So the i took a dc charger, looked if the power supply was good enough and made a new connection

 

DSCN2398
DSCN2400

 

 

It worked!!!!

so the last step was putting it on the scope

 

DSCN2399

 

It runs smood, no sound no vibration.

now i only have to used something to secure it to the back off the telescope.

I will show u my finished cooling fan, hope u liked this!!!!

 

 

 

 


My setup:  Sky-Watcher 200 pds, Sky-Watcher NEQ6 PRO, Canon 40D Full Spectrum, A.P.T Software, Synguider, Photoshop CS6, Deepskystacker

 

:P That`s all folks

wish all of u clean skies :D


#3 Andromeda

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Posted 26 September 2013 - 08:40 PM

Wow Wouter,

That is a lot of work to build such a cooling fan!

Will

#4 astrodoc71

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Posted 27 September 2013 - 10:25 AM

Hi Wouter,

Wonderful job! Could you post this in the D.I.Y. section under "telescopes" perhaps? That would be great! Also that looks like a very big fan. Where do you get something like that and another question for the DIY experts would be how do you know how large the fan has to be or does it matter? Some of these high end scopes have what I would think are tiny fans relative to the size of the OTA and I always wondered how that spec is determined.

Thanks for posting!

Regards

Dave


daveandtelescope.wordpress.com


#5 wouter84

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Posted 27 September 2013 - 10:37 AM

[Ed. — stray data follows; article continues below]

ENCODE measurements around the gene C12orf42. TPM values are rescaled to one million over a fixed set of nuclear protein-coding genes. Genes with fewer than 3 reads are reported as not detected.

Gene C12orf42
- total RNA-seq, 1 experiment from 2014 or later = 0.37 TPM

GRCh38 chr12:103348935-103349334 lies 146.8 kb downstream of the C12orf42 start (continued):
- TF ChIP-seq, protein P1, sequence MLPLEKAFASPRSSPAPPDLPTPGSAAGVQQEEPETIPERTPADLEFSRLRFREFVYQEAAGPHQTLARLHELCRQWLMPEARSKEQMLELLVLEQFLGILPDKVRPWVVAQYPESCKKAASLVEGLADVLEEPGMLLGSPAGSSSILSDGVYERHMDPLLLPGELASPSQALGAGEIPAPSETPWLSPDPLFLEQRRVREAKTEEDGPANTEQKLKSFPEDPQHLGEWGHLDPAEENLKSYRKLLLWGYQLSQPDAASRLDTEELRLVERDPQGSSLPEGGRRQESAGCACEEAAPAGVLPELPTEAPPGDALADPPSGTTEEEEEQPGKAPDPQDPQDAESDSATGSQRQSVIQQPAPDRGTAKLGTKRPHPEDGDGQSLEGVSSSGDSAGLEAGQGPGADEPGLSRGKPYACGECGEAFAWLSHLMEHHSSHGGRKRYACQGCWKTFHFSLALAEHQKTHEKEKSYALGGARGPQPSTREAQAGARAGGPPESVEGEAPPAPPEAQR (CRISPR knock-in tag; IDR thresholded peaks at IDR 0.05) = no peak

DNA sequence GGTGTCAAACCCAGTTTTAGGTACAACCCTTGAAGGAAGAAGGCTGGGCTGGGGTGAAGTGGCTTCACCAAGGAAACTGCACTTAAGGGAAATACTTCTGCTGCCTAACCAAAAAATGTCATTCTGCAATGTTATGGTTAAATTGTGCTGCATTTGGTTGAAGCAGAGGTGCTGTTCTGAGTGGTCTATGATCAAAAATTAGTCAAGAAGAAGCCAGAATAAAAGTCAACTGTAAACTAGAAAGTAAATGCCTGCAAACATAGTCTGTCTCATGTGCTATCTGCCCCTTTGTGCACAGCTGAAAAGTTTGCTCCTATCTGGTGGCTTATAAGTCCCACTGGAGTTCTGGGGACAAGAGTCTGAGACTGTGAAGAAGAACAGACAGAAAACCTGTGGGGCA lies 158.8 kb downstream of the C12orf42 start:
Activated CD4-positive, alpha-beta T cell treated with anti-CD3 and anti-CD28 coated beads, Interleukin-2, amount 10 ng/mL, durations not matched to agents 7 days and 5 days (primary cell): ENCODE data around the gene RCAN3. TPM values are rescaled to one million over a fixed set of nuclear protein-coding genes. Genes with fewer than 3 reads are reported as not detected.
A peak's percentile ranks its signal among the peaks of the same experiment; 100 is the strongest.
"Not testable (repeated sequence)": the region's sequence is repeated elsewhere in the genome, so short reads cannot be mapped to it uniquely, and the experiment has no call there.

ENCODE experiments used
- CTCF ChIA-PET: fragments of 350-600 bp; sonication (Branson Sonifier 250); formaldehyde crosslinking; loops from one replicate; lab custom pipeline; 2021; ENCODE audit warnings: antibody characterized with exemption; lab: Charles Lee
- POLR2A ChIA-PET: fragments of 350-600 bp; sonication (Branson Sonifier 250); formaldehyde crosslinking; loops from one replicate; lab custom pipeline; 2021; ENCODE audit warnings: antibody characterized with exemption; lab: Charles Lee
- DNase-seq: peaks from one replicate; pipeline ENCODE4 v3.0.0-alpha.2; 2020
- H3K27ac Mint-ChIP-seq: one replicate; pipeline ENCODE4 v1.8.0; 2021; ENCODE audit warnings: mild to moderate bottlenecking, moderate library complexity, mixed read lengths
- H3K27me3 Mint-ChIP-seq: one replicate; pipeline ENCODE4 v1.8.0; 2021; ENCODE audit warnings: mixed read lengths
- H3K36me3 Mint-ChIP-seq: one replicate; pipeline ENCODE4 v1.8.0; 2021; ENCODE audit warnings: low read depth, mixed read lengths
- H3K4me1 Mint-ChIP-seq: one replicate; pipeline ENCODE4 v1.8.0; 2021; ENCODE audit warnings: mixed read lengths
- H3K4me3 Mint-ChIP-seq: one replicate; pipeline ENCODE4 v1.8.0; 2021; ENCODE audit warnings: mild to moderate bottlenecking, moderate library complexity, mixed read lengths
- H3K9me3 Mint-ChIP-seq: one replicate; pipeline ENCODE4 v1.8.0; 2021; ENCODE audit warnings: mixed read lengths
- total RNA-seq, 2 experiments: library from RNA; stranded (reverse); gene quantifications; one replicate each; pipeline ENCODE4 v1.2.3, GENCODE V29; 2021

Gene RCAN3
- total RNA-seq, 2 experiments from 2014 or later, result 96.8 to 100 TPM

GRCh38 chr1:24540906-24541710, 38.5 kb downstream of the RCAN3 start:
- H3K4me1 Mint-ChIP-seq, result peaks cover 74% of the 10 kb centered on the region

Thnx

 

How do you mean where u can get this?

The materials you can buy alsmost everywhere...

 

About the fan, I saw the same thing, small fan of 92 mm,

I share the same opnion, why such a small fan for a big telescope????

 

So there was no science to it, i thought let`s use a big one of 120mm....

In my opnion the bigger the fan, the less power it needs, the less vibriation u get.

It`s a 12 volt fan, but runs in this setup at 9,5 volts.

 

Hope i made it somewhat clearer....


My setup:  Sky-Watcher 200 pds, Sky-Watcher NEQ6 PRO, Canon 40D Full Spectrum, A.P.T Software, Synguider, Photoshop CS6, Deepskystacker

 

:P That`s all folks

wish all of u clean skies :D


#6 wouter84

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Posted 27 September 2013 - 10:38 AM

another question from me, how do i place it in the D.I.Y section? or should i make a copy?


My setup:  Sky-Watcher 200 pds, Sky-Watcher NEQ6 PRO, Canon 40D Full Spectrum, A.P.T Software, Synguider, Photoshop CS6, Deepskystacker

 

:P That`s all folks

wish all of u clean skies :D


#7 astrodoc71

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Posted 28 September 2013 - 12:23 AM

Just copy it. That should be fine. Those who are looking in the DIY section for info on different projects will find it more easily

Thank you!


Edited by astrodoc71, 28 September 2013 - 12:24 AM.

daveandtelescope.wordpress.com


#8 wouter84

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Posted 28 September 2013 - 09:09 AM

The end of the story is posted in DIY under telescope building a cooling fan.


My setup:  Sky-Watcher 200 pds, Sky-Watcher NEQ6 PRO, Canon 40D Full Spectrum, A.P.T Software, Synguider, Photoshop CS6, Deepskystacker

 

:P That`s all folks

wish all of u clean skies :D